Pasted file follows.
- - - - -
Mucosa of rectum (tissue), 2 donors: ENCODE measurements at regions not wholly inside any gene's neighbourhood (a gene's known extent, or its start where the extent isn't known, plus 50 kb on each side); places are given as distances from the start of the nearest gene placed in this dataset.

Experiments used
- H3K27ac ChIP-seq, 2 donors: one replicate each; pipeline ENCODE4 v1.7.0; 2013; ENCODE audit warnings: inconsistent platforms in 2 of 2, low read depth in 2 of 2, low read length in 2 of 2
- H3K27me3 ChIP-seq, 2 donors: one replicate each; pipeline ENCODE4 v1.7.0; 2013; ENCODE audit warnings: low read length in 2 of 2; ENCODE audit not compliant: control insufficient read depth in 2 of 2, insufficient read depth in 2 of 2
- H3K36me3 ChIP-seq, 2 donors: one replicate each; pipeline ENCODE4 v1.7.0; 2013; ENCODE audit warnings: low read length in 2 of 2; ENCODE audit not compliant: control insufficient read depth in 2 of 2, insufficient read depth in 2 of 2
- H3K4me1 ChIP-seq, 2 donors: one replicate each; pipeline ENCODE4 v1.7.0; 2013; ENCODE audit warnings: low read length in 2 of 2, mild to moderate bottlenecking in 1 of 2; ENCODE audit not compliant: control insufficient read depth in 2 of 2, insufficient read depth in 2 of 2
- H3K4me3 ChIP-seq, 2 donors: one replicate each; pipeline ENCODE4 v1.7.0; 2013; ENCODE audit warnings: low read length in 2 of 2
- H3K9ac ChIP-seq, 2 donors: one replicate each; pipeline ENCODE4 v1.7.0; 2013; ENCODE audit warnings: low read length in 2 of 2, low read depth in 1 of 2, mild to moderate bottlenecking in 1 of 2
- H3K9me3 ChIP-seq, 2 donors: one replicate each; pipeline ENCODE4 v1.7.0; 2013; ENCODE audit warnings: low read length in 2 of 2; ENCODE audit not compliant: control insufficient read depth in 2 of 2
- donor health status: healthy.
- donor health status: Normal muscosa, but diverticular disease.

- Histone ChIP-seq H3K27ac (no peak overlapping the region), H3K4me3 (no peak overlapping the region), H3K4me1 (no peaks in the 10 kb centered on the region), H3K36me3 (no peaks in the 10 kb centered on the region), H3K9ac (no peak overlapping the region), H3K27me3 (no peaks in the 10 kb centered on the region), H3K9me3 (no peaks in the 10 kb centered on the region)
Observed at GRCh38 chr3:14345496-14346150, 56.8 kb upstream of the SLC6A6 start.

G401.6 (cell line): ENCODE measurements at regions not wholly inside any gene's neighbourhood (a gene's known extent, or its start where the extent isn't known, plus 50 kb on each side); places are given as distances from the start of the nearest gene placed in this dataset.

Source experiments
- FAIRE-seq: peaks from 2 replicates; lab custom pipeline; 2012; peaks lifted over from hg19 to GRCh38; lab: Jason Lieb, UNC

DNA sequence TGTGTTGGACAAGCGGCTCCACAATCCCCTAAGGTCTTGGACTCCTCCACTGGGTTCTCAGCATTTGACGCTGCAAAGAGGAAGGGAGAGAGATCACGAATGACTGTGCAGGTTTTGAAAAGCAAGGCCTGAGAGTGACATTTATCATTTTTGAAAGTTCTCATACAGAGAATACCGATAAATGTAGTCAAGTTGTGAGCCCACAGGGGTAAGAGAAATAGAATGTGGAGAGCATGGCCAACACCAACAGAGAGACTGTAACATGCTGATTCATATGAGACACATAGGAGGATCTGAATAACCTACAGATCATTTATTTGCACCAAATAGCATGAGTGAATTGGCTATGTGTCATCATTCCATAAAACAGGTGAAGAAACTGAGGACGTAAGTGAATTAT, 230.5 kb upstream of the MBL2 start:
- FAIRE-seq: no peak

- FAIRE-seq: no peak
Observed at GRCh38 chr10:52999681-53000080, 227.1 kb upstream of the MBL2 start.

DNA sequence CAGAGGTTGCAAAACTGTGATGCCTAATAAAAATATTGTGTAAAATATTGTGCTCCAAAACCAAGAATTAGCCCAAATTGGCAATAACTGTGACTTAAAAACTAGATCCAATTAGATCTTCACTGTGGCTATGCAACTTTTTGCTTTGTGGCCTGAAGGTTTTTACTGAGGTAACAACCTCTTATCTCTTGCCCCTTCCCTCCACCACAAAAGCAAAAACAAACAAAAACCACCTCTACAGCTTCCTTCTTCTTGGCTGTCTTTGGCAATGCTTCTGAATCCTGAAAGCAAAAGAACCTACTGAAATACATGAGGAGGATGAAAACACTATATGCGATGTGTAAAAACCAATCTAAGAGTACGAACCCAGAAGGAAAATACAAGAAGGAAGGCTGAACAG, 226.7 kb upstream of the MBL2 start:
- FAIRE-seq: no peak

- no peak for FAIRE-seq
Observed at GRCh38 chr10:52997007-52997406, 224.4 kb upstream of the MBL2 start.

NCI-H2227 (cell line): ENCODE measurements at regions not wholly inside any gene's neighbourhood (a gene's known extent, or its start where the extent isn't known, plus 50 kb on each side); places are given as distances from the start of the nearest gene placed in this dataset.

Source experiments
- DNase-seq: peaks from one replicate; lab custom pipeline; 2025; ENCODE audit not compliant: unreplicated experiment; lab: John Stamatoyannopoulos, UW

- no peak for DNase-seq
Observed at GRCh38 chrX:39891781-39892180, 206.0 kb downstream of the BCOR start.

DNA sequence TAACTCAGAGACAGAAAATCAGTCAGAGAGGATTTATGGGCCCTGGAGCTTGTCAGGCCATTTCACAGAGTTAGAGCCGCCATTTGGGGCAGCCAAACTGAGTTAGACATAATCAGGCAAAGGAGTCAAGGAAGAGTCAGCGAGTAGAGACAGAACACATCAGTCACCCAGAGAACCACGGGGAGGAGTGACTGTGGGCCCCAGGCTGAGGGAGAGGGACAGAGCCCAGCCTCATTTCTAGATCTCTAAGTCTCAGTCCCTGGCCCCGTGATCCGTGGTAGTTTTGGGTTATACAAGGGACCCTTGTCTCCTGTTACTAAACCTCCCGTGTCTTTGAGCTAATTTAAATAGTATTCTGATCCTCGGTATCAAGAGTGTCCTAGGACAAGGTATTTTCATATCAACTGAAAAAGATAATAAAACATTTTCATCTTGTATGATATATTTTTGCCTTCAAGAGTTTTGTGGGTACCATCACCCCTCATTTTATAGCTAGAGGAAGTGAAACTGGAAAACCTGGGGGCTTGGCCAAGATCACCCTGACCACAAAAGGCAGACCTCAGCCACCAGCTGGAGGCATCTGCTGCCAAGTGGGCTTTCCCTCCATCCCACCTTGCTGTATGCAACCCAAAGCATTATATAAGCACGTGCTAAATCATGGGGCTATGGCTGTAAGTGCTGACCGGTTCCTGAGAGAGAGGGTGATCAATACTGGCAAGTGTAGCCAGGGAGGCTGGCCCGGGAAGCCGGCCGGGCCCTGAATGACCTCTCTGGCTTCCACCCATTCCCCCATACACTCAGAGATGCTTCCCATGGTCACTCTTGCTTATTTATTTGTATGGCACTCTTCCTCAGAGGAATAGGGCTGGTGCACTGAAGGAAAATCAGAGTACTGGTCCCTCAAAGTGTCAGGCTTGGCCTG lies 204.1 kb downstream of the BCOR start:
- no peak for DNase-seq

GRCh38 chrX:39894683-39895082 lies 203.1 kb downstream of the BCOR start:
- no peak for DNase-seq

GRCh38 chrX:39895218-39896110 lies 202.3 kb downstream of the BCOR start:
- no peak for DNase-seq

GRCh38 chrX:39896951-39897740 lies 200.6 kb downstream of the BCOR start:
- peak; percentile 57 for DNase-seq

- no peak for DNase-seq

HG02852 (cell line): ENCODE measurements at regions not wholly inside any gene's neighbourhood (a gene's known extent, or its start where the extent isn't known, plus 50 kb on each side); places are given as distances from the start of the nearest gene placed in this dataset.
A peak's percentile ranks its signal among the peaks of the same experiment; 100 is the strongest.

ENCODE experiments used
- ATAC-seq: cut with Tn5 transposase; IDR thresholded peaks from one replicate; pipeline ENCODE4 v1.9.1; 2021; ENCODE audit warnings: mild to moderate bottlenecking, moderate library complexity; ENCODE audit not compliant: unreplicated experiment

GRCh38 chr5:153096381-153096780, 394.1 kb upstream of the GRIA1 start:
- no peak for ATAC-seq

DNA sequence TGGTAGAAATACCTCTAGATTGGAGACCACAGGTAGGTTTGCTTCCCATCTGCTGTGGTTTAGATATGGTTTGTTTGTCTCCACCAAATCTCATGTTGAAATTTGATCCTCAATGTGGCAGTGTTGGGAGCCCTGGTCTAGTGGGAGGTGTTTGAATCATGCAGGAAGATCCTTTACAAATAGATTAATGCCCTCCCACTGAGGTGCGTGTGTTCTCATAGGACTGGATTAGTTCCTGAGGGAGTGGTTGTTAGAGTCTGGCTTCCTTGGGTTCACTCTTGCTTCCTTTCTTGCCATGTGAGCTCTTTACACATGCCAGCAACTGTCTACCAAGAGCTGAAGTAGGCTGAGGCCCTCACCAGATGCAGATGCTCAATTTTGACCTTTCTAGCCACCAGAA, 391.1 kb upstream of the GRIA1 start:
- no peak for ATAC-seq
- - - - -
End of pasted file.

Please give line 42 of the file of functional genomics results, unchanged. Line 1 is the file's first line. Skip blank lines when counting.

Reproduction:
- ATAC-seq: cut with Tn5 transposase; IDR thresholded peaks from one replicate; pipeline ENCODE4 v1.9.1; 2021; ENCODE audit warnings: mild to moderate bottlenecking, moderate library complexity; ENCODE audit not compliant: unreplicated experiment